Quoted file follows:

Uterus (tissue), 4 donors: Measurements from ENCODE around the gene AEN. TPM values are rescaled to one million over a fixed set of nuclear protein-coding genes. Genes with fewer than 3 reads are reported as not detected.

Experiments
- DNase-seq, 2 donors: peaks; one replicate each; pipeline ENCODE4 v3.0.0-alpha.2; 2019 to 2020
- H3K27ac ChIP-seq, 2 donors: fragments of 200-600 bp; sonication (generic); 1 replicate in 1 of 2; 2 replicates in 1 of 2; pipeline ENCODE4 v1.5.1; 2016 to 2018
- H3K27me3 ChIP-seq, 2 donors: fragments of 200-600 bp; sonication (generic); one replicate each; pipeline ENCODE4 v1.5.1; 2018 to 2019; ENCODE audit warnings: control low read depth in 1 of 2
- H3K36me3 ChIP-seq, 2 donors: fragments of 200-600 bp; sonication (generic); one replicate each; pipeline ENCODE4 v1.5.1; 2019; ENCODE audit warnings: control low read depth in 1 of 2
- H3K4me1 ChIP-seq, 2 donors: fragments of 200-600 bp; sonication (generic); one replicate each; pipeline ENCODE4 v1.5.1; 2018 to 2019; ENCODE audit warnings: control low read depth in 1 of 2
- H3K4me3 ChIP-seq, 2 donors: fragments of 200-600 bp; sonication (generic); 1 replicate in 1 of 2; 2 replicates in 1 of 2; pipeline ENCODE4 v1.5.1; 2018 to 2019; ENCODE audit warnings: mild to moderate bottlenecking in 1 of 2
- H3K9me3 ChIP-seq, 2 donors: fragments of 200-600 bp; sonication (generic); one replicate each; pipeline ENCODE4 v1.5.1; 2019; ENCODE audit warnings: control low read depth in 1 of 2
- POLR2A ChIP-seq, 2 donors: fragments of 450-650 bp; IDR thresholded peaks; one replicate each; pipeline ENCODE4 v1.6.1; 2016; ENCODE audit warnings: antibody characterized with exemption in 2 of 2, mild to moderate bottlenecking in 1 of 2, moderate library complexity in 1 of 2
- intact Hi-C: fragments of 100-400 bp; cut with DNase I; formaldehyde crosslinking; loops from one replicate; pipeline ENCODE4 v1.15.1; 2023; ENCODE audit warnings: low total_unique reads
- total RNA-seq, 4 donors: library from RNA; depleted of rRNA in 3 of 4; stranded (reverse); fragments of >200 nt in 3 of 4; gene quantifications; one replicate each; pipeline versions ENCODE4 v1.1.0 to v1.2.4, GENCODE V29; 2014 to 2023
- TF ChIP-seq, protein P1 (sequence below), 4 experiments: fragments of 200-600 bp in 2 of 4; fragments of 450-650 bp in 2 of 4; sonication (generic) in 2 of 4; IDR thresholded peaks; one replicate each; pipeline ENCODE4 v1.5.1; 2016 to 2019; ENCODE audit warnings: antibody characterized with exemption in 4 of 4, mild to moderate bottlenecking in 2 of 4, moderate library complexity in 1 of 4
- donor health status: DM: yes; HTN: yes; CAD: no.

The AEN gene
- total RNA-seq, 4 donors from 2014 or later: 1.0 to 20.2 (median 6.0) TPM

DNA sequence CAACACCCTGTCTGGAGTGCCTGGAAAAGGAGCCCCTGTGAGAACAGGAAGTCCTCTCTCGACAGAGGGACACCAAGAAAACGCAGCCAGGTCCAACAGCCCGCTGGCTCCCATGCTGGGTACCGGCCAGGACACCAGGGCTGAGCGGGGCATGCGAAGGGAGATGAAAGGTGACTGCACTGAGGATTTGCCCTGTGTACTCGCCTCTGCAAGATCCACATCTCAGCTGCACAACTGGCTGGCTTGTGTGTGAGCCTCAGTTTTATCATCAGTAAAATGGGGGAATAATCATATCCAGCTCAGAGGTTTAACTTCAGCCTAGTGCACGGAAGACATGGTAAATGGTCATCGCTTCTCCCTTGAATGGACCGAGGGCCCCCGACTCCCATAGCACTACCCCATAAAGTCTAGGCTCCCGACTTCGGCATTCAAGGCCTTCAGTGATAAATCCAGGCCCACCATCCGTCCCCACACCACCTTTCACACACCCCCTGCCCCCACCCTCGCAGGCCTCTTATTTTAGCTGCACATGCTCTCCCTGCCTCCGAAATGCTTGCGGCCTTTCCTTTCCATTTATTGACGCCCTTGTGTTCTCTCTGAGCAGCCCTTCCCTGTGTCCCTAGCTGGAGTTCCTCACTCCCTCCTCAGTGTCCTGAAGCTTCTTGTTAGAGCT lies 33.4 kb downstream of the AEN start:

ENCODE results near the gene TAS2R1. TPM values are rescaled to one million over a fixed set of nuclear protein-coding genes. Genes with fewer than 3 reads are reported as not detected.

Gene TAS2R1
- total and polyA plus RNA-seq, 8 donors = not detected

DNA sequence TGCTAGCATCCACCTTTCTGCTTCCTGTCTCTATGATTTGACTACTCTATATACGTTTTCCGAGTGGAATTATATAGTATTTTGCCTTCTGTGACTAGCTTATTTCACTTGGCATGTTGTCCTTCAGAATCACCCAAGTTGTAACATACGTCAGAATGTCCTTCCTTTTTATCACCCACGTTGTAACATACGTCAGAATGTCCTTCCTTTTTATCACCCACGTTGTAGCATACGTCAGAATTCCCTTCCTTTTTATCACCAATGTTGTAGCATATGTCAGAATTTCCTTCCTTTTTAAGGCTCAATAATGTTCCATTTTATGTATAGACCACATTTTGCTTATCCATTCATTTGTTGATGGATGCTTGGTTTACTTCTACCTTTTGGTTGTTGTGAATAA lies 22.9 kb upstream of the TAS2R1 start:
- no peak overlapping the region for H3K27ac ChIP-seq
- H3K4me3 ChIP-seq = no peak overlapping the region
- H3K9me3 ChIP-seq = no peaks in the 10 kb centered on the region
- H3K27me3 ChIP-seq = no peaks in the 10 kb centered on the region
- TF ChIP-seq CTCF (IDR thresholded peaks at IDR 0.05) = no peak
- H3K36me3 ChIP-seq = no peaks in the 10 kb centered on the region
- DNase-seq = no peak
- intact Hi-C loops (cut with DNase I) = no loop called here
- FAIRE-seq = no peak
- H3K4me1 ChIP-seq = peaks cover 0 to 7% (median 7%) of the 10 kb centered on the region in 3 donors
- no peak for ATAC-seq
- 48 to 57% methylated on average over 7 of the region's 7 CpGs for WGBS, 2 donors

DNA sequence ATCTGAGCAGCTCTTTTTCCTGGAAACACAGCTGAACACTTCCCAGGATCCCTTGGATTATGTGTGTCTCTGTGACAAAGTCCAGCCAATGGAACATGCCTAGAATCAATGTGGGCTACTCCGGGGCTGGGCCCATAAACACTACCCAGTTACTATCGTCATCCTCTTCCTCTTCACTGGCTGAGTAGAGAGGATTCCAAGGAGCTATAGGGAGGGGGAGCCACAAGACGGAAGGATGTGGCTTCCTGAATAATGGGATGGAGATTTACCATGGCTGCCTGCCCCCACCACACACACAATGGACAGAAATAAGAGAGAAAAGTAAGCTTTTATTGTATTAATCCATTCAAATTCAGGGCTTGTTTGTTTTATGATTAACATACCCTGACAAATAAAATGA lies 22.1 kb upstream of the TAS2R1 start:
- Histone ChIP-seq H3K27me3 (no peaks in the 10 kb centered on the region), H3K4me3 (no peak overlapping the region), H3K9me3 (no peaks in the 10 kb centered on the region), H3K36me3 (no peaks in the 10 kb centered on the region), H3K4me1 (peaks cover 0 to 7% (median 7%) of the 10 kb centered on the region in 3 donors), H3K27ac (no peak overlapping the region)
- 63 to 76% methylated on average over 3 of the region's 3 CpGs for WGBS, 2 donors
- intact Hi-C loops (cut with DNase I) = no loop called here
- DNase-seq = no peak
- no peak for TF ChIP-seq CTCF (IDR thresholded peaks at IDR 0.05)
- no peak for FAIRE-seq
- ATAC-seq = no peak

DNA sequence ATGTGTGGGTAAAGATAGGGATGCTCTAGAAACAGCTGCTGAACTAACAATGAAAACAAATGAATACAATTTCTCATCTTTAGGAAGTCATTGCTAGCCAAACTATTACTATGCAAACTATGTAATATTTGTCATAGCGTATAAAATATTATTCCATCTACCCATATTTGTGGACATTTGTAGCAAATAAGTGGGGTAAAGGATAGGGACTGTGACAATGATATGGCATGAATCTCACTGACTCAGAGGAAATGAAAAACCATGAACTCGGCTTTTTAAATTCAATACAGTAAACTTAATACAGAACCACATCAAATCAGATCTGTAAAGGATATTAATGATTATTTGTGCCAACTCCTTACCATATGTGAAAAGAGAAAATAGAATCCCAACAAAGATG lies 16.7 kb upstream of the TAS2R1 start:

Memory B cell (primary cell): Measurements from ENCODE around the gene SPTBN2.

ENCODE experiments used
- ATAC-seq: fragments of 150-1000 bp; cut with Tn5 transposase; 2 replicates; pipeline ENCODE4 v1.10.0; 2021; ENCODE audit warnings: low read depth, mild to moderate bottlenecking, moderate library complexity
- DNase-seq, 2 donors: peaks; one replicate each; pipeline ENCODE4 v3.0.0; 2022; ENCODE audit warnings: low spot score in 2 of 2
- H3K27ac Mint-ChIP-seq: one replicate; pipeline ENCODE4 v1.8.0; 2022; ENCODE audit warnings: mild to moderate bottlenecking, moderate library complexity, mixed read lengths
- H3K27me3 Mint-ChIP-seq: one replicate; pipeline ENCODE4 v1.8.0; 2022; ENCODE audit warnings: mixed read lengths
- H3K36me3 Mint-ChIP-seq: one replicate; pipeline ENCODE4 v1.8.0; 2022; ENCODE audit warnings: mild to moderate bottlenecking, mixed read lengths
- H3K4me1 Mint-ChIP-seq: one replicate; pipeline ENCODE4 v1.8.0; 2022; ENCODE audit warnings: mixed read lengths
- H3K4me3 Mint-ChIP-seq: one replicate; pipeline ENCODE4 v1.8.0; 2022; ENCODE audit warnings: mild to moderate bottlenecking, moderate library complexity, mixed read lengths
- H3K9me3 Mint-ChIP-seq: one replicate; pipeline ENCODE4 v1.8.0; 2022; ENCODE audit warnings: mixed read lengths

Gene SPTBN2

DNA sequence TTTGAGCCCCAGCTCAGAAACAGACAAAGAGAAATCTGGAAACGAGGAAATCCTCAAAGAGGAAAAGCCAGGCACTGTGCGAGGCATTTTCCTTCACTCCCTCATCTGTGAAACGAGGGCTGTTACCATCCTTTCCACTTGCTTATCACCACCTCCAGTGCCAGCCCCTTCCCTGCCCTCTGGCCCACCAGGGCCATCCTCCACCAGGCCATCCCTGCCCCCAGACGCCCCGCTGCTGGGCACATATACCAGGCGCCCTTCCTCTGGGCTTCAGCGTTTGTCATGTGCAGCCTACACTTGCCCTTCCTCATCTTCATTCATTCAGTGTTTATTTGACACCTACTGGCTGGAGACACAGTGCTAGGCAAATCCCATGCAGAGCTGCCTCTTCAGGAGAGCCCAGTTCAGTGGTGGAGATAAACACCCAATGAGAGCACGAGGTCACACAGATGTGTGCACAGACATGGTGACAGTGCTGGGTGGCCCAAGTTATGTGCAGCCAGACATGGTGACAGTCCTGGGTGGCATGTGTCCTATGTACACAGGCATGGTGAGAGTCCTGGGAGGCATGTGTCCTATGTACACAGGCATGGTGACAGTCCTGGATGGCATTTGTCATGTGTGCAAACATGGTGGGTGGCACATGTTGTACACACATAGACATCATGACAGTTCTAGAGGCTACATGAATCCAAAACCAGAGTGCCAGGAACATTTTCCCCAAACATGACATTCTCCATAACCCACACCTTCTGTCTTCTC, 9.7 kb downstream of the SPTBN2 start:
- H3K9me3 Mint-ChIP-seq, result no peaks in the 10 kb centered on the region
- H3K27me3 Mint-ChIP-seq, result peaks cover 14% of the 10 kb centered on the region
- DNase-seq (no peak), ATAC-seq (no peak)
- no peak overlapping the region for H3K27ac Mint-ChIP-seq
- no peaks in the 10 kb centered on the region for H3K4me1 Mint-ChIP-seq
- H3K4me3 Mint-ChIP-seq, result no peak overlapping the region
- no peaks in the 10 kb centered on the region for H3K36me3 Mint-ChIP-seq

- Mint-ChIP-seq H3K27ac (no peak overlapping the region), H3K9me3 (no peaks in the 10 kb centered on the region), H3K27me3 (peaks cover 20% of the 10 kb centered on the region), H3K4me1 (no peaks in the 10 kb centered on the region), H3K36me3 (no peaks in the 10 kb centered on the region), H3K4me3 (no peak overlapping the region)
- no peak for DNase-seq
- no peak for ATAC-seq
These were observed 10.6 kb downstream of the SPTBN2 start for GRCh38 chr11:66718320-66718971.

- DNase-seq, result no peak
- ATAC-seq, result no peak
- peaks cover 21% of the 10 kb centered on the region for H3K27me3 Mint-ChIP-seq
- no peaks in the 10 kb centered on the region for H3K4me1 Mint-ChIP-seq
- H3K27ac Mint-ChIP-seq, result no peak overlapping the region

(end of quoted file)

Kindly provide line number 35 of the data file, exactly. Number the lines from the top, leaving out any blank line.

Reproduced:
- Histone ChIP-seq H3K27me3 (no peaks in the 10 kb centered on the region), H3K4me3 (no peak overlapping the region), H3K9me3 (no peaks in the 10 kb centered on the region), H3K36me3 (no peaks in the 10 kb centered on the region), H3K4me1 (peaks cover 0 to 7% (median 7%) of the 10 kb centered on the region in 3 donors), H3K27ac (no peak overlapping the region)